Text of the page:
As seen on an income statement:
Depreciation reduces both pretax income and net income
According to GAAP, costs are:
Matched with revenues
When making a financial decision, the most relevant tax rate is the…
marginal tax rate
An increase in ____ will cause the operating cash flow to increase
Depreciation
A firm starts its year with a positive net working capital. During the year, the firm acquires more short-term debt than it does short-term assets. This means that:
The ending net working capital can be positive, negative, or equal to zero
The basic equation of the balance sheet:
Assets = Liabilities + Stockholders’ Equity
Assets are listed on the balance sheet in order of:
Decreasing Liquidity
The carrying value or book value of assets:
Is determined under GAAP and is based on the cost of the asset
Under GAAP, a firm’s assets are reported at:
cost
Which is not included in the computation of operating cash flow:
Interest paid. Operating cash flow is equal to earnings before interest plus depreciation minus taxes. Also does not count capital spending or working capital requirements.
Net capital spending is equal to:
the net change in fixed assets
Free cash flow
cash that the firm is free to distribute to creditors and stockholders
The cash flow of the firm must be equal to:
Cash flow to stockholders + cash flow to debtholders
What are all components of the statement of cash flows?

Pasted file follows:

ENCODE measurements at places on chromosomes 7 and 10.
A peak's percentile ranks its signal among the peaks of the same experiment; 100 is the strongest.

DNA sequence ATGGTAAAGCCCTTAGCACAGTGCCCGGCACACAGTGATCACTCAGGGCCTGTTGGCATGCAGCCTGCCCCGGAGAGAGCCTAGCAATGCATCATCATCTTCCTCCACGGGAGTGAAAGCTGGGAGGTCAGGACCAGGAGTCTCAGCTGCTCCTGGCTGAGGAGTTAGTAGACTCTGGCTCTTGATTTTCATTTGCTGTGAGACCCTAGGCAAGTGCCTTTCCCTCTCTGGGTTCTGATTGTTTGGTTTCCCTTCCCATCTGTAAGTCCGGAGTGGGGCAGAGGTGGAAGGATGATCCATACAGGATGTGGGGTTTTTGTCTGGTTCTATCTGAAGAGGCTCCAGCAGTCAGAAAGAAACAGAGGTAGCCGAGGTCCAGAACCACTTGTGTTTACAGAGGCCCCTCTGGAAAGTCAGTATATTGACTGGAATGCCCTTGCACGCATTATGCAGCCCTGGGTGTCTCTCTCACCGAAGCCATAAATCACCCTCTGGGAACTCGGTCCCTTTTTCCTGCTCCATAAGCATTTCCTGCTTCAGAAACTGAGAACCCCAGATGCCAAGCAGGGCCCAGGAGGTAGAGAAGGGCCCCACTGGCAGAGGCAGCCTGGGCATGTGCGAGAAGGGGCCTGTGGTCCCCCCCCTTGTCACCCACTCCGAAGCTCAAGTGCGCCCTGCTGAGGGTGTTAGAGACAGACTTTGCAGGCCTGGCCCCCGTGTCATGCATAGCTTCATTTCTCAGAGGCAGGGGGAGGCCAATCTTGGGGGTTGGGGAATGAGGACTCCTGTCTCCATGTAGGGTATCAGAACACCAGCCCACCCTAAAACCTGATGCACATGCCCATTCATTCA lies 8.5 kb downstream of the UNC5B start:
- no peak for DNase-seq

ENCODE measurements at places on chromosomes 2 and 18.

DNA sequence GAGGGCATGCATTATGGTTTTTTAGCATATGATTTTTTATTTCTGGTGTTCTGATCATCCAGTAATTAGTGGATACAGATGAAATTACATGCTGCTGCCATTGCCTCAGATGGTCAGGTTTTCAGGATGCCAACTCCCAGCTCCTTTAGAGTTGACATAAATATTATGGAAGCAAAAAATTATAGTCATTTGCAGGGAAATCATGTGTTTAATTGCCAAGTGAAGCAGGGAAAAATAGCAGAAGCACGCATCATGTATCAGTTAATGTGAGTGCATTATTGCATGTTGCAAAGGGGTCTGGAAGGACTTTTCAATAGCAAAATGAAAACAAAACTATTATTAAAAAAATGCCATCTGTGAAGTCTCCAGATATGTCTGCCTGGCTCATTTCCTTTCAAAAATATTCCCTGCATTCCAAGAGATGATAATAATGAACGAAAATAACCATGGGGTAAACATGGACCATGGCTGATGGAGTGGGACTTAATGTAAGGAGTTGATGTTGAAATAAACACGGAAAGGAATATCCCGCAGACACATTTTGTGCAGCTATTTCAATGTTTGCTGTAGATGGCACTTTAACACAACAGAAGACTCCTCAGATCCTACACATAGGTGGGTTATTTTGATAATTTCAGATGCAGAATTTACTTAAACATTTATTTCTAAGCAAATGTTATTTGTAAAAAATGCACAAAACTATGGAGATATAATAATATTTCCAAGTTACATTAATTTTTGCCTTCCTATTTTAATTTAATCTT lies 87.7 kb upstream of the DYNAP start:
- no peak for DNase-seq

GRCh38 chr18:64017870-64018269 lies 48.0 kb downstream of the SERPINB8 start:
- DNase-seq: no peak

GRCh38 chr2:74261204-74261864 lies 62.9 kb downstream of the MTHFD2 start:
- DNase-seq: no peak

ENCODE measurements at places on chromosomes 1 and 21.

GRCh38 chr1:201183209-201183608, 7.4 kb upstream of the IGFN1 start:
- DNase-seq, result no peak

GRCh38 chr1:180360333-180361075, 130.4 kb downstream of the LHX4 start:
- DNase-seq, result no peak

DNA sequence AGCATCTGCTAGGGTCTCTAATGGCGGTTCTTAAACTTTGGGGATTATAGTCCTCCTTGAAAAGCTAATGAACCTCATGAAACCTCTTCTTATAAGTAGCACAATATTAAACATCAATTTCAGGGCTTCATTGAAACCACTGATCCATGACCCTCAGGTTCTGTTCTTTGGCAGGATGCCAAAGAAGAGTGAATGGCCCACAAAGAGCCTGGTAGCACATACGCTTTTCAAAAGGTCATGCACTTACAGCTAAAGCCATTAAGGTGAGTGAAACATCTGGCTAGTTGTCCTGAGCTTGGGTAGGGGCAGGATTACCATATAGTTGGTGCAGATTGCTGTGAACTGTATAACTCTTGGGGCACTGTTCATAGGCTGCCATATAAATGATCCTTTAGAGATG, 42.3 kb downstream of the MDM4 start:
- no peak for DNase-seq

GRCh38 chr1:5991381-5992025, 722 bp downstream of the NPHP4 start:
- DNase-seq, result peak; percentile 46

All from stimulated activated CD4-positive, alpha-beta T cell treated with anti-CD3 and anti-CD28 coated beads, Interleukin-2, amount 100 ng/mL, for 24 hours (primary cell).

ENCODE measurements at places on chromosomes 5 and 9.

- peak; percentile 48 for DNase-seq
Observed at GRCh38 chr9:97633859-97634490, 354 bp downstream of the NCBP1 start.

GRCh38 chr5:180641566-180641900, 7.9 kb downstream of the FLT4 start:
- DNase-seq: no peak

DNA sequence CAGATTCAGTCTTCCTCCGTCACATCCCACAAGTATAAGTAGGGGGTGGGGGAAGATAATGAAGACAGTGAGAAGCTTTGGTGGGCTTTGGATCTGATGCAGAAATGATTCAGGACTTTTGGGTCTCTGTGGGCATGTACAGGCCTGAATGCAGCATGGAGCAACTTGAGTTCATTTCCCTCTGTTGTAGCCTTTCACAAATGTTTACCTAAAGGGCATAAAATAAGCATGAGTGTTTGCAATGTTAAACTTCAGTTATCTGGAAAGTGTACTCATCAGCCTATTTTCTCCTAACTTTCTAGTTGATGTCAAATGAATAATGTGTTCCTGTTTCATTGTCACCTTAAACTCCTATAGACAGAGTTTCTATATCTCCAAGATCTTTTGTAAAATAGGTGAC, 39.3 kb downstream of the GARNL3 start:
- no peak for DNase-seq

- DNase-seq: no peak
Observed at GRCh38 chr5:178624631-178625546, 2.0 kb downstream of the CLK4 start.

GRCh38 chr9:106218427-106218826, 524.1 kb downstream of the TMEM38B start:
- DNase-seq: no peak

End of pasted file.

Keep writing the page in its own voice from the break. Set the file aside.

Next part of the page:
Cash flow from operating activities, cash flow from investing activities, cash flow from financing activities
One of the reasons why cash flow analysis is popular is because:
It is difficult to manipulate, or spin cash flows
A firm has $300 in inventory, $600 in fixed assets, $200 in accounts receivable, $100 in accounts payable, and $50 in cash. How much in current assets?
$550
Brad’s Company has equipment with a book value of $500 that could be sold today at a 50% discount. Its inventory is valued at $400 and could be sold to a competitor for that amount. The firm has $50 in cash and customers owe it $300. What is the accounting value of its liquid assets?
$750, do not include the equipment in the calculation
Martha’s Enterprises spent $2,400 to purchase equipment three years ago. This equipment is currently valued at $1,800 on today’s balance sheet but could actually be sold for $2,000. Net working capital is $200 and long-term debt is $800. Assuming the equipment is the firm’s only fixed asset, what is the book value of shareholders’ equity?
$1200
Operating cash flow formula
EBIT (Total sales – costs – depreciation) + taxes + Depreciation
Teddy’s Pillows has beginning net fixed assets of
$480 and ending net fixed assets of $530. Assets valued
at $300 were sold during the year. Depreciation was $40.
What is the amount of capital spending?
$90 (difference between ending and beginning fixed assets as well as depreciation)
To determine cash flow from an income statement
Determine operating cash flow + the change in net working capital – net capital spending